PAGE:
September 27, 2023 | Rome, Italy

Slogans and shortcuts

By |2018-03-21T20:09:42+01:00July 19th, 2017|"Foreign Affairs"|
French President Emmanuele Macron's so-called "charm offensive" was anything but casual.

t was a spectacular parade that newly elected French President Emmanuel Macron put on to celebrate Bastille Day on July 14 before his guest of honor, U.S. President Donald Trump. The two leaders appeared to hit it off, and for a moment at least the embattled American appeared to forget his troubles at home.

The younger of the two Alpha males adopted an almost protective position towards his senior. We’ll see how that stance plays out. For the time being, Macron has obtained an enthusiastic reversal of Trump’s earlier badmouthing of France and Paris. Not long ago, unsettled by terrorist attacks, Trump insisted Paris was “not what it used to be,” but last week it had again become “the world’s most beautiful city.”

Macron had met with German Chancellor Angela Merkel just a few hours before Trump’s arrival. Very likely it was with her full backing that created the framework of what you might call a new “special relationship” between France and the U.S. The visit peeved the British, whose ruling party, the Conservatives — as well as the Theresa May government — hanging by a thread as Brexit negotiations grow increasingly complex and contentious.

London worries that a new Franco-American entente, which would indirectly include the European Union, could serious weaken its position. Regarding the divisive issue of global warming — as vital to the Europeans as it was to the previous American administration —Trump, flush with his Paris welcome, promised a reassessment of his policies. As things stand now, the U.S. president is very unpopular in Europe — and that’s putting it mildly. For him, a European “guarantor” (read France) could prove useful.

Only time will tell. Trump left Macron for Washington, where he’s embroiled in an increasingly thorny domestic crisis tied to the so-called Russiagate investigation. News that his son Donald Trump Jr. met with several unsavory Russians during the election campaign didn’t help. As several commentators pointed out, Donald Jr. and Macron are both 39 years old, but the difference between the two — Donald Jr.’s meetings were inept in every sense — is spectacular.

Worse for the embattled president, his controversial health care plan appears dead, undone by skeptical members of his own party. His angry demand that Congress abolish the Affordable Care Act, known as Obamacare, without a replacement in the wings is unlikely to make much progress.

The global picture is no more appetizing. In Asia, North Korea’s aggressive missile-launch posturing — which leaves little room for diplomacy — could lead to confrontation. In Latin America, domestic woes in both Brazil and Venezuela are deepening. In the Middle East, one crisis follows another. There’s no guarantee the recent retaking of Mosul, the ISIS capital in Iraq — achieved by Iraqi troops with extensive American help — will play out favorably. ISIS (or Daesh) is a Sunni movement obliquely backed by Saudi Arabia. In Iraq, however, power has shifted into Shia hands — and the Shias have deep and traditional ties to Trump arch-foe Iran.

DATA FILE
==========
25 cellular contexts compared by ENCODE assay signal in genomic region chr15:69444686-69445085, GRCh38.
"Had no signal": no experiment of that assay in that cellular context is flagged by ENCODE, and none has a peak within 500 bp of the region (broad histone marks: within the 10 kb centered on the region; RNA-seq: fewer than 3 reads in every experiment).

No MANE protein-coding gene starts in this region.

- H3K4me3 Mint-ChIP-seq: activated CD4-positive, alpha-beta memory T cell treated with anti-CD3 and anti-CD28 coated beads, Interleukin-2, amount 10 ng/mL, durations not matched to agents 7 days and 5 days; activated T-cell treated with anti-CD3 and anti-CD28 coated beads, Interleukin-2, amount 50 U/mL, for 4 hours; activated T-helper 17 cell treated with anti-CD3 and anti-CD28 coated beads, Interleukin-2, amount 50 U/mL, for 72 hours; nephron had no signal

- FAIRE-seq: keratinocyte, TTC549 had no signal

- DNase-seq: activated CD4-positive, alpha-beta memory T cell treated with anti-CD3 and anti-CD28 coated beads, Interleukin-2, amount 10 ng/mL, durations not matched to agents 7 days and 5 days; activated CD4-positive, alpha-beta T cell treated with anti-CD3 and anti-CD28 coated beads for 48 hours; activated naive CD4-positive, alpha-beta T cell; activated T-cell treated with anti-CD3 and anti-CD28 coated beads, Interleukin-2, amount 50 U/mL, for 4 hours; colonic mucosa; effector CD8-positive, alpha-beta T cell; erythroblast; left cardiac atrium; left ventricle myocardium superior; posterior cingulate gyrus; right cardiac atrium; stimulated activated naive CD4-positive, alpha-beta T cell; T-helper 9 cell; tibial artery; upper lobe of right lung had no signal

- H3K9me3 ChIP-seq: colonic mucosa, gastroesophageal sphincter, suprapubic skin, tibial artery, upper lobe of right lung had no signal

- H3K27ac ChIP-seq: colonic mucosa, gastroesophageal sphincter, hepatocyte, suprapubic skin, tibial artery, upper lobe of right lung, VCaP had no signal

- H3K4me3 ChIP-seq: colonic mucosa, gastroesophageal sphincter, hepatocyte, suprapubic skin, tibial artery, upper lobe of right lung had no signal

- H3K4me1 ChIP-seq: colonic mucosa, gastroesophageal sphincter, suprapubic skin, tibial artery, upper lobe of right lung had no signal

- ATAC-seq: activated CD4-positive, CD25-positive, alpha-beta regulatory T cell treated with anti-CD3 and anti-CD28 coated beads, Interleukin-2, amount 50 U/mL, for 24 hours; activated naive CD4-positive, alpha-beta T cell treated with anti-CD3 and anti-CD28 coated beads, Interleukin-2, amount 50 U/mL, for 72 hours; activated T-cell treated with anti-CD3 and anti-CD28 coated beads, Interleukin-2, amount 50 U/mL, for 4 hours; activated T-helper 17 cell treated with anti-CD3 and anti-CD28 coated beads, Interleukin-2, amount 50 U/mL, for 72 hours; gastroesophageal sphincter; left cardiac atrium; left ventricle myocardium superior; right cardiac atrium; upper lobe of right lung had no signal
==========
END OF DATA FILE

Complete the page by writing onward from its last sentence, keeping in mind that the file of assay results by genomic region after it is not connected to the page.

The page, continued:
The ongoing Middle Eastern Thirty Years War gets more complex and dangerous by the minute, witness the strange and unexpected struggle between Qatar (where the U.S. has important military bases) and the other Gulf states, which accuse Doha of funding global terrorism. There’s also the continuing civil war in Yemen and the Red Sea region and ongoing strife in Syria and Libya.

Saudi Arabia, no doubt convinced it received a blank check from Trump during his recent visit to Riyadh, has donned the mantle of regional Sunni superpower, demanding Qatar cut ties with Iran (a key trade partner) and close the Al-Jazeera TV network. All this has left Secretary of State Rex Tillerson with the formidable task of defusing a hydra-like crisis.

With luck, he may succeed in lessening the impact of Trump’s amateurish ventures in foreign policy. In that sense, he probably has the same aim as Macron, who by gaining Trump’s ear hopes to become among the president’s “trusted” Europeans.

Saudi Arabia may eventually retreat on its Qatar ultimatum and work toward compromise —perhaps in exchange for stiffer control over influential and popular Al-Jazeera, which the Saudis abhor. But much will depend on developments in Iraq and Syria.

Then there’s Turkey, with its revived Ottoman Empire-style ambitions, and the Kurds, who still long for a state of their own.

Several regional scenarios seem possible. One might be the creation of confederate states in Syria and Iraq, perhaps in the Swiss canton model. But the key question remains how Saudi Arabia and Iran, on powerfully separate ends of the political and religious spectrum, will choose to behave going forward. Is compromise a word in their vocabulary?

The Saudis appear the weaker in the long run, but enjoy U.S. backing. But how long will that relationship last, and at what price? Protecting vast oil reserves is only one factor in this difficult balance. It’s not inconceivable that Saudi Arabia could altogether disappear. All the major states in the region are less than a 100 years old, but Iran’s history is millennial, a strength that needs pondering.

For now, Macron’s words to Trump are useful. Perhaps over time the American president will learn that slogans and shortcuts won’t resolve the issues facing America and the world.

About the Author:

Vittorio Jucker was the author of the column "The Economist" from its creation in 2012 to mid-2017.